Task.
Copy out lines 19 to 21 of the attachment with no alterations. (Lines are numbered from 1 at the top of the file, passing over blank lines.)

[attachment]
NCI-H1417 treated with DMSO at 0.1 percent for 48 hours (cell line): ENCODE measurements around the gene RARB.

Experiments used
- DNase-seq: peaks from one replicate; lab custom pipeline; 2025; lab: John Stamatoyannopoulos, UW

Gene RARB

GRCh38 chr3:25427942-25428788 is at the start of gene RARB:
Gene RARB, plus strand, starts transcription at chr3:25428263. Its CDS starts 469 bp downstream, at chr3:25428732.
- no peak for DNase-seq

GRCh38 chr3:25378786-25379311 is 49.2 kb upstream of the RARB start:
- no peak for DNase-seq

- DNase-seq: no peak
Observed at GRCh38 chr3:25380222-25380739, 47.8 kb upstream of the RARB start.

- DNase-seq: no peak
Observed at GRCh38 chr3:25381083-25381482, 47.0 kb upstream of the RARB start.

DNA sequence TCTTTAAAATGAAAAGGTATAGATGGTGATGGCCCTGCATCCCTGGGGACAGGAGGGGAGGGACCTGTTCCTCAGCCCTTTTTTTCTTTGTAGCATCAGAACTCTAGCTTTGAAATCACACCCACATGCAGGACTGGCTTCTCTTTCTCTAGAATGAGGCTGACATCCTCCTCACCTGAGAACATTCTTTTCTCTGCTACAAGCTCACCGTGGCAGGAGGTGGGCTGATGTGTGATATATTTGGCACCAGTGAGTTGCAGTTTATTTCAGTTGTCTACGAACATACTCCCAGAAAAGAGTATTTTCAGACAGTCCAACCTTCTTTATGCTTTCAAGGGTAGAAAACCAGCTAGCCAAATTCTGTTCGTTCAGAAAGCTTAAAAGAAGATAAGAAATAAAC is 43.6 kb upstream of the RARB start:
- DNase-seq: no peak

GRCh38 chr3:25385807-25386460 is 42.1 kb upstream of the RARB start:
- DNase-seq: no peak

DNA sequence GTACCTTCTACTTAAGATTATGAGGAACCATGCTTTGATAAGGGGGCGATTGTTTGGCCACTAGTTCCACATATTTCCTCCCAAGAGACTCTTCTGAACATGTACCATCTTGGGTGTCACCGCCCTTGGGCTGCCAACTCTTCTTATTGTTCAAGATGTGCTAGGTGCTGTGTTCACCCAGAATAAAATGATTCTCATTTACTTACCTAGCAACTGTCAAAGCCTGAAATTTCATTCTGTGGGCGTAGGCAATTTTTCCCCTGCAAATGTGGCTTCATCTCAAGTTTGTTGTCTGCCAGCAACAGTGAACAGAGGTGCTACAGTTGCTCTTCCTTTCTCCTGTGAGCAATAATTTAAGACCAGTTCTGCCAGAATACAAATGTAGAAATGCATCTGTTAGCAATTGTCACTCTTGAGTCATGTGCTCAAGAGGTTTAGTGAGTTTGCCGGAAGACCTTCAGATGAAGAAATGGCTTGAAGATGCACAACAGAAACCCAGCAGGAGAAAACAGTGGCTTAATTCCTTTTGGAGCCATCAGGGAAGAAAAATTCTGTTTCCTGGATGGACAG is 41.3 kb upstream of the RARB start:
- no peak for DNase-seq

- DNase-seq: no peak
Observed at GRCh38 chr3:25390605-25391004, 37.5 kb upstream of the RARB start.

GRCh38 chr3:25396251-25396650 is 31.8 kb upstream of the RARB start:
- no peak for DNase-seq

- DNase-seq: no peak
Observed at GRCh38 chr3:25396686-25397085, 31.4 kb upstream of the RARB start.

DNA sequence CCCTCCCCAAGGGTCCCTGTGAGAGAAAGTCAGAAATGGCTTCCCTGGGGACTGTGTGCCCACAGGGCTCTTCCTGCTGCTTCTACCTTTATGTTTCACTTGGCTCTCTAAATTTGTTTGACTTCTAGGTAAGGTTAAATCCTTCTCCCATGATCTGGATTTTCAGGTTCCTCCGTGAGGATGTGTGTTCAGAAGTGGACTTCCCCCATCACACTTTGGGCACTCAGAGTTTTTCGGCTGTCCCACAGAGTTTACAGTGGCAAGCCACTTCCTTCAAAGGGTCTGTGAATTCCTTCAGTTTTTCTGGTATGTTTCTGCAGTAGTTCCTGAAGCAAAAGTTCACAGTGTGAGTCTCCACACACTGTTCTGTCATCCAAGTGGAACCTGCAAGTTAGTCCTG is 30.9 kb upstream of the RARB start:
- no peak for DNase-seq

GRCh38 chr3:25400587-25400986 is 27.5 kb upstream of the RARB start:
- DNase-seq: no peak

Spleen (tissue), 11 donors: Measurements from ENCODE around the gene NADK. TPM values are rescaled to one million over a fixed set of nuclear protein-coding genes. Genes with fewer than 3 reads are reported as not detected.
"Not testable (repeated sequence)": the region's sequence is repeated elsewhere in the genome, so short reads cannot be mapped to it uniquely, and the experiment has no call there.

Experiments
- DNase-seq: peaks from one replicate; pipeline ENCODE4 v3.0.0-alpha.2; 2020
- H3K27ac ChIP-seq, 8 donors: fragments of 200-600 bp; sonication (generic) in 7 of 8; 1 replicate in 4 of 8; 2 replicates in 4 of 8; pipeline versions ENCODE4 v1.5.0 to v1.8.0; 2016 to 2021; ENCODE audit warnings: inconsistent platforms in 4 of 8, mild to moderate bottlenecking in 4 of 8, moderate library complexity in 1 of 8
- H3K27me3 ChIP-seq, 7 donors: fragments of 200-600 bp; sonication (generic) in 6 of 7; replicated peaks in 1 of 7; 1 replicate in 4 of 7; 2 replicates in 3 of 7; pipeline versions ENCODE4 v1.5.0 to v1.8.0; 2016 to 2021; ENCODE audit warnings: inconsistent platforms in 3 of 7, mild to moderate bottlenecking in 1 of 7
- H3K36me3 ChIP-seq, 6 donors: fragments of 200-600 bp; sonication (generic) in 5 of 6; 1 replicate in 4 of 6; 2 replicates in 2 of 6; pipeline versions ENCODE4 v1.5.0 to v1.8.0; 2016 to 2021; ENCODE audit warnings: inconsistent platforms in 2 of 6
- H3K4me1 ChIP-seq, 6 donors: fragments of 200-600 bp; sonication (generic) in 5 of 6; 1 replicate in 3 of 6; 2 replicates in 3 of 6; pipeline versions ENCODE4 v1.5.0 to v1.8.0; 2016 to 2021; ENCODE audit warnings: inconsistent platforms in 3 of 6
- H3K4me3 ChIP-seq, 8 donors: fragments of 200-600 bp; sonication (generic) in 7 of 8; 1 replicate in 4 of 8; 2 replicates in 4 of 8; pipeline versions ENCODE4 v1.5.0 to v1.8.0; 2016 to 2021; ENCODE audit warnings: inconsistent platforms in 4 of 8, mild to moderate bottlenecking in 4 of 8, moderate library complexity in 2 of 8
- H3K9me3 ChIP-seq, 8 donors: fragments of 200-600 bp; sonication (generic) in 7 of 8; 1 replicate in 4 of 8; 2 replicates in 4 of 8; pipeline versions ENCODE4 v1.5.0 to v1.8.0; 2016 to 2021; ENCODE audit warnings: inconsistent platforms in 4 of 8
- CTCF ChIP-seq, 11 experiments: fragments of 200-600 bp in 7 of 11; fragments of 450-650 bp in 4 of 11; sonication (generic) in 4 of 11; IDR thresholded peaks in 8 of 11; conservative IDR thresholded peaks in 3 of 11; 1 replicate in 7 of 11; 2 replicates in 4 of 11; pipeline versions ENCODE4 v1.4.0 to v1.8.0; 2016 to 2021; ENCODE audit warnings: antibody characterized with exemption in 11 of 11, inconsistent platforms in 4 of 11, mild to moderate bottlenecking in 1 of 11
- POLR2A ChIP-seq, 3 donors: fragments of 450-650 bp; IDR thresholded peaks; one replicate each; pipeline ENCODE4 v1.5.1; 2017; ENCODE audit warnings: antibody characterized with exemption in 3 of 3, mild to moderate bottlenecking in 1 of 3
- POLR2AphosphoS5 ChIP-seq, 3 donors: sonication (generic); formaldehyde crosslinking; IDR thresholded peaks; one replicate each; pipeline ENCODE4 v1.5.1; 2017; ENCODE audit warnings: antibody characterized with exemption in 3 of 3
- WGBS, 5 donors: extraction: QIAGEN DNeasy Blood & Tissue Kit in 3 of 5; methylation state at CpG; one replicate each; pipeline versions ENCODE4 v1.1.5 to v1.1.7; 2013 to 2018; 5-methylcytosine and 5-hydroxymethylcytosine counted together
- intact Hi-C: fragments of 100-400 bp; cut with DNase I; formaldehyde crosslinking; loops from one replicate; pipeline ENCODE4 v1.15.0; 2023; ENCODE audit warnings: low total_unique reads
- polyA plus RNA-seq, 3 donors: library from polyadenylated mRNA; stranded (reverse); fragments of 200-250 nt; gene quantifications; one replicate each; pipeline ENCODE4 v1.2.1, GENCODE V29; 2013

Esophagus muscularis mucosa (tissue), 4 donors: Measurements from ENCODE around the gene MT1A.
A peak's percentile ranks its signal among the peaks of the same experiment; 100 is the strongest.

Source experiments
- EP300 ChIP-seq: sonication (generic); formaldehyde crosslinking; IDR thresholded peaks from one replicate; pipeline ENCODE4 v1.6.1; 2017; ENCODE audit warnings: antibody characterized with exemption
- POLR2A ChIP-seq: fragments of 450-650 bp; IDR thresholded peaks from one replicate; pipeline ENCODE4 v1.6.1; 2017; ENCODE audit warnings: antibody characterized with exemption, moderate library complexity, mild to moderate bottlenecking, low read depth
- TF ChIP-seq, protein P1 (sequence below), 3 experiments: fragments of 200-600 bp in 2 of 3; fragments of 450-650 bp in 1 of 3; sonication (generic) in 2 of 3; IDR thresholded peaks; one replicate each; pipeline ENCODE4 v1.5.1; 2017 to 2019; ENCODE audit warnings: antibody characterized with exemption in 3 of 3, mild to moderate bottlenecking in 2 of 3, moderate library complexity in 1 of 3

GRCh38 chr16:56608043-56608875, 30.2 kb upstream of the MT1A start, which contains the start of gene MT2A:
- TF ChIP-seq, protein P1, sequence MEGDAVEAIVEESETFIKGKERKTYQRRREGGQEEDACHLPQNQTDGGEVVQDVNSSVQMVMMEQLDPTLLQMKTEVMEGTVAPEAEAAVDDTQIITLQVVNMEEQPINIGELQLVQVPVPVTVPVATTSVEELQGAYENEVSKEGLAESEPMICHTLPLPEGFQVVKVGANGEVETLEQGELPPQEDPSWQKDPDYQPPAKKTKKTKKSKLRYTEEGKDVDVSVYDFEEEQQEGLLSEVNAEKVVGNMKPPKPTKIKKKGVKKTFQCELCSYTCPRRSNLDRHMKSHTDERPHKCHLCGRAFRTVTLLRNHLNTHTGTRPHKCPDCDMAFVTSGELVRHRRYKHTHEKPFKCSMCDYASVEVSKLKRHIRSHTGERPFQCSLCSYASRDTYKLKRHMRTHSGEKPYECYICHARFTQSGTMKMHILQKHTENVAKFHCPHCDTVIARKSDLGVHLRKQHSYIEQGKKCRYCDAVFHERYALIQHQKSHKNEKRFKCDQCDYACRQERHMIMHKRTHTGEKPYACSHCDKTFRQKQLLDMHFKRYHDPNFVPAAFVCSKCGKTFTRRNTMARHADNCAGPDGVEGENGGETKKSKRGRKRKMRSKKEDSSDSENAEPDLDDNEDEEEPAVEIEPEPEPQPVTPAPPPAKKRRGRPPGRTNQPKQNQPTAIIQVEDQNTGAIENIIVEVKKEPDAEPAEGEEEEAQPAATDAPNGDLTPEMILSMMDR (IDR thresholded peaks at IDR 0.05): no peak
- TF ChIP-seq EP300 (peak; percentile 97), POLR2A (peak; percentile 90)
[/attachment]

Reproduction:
- no peak for DNase-seq

- DNase-seq: no peak
Observed at GRCh38 chr3:25390605-25391004, 37.5 kb upstream of the RARB start.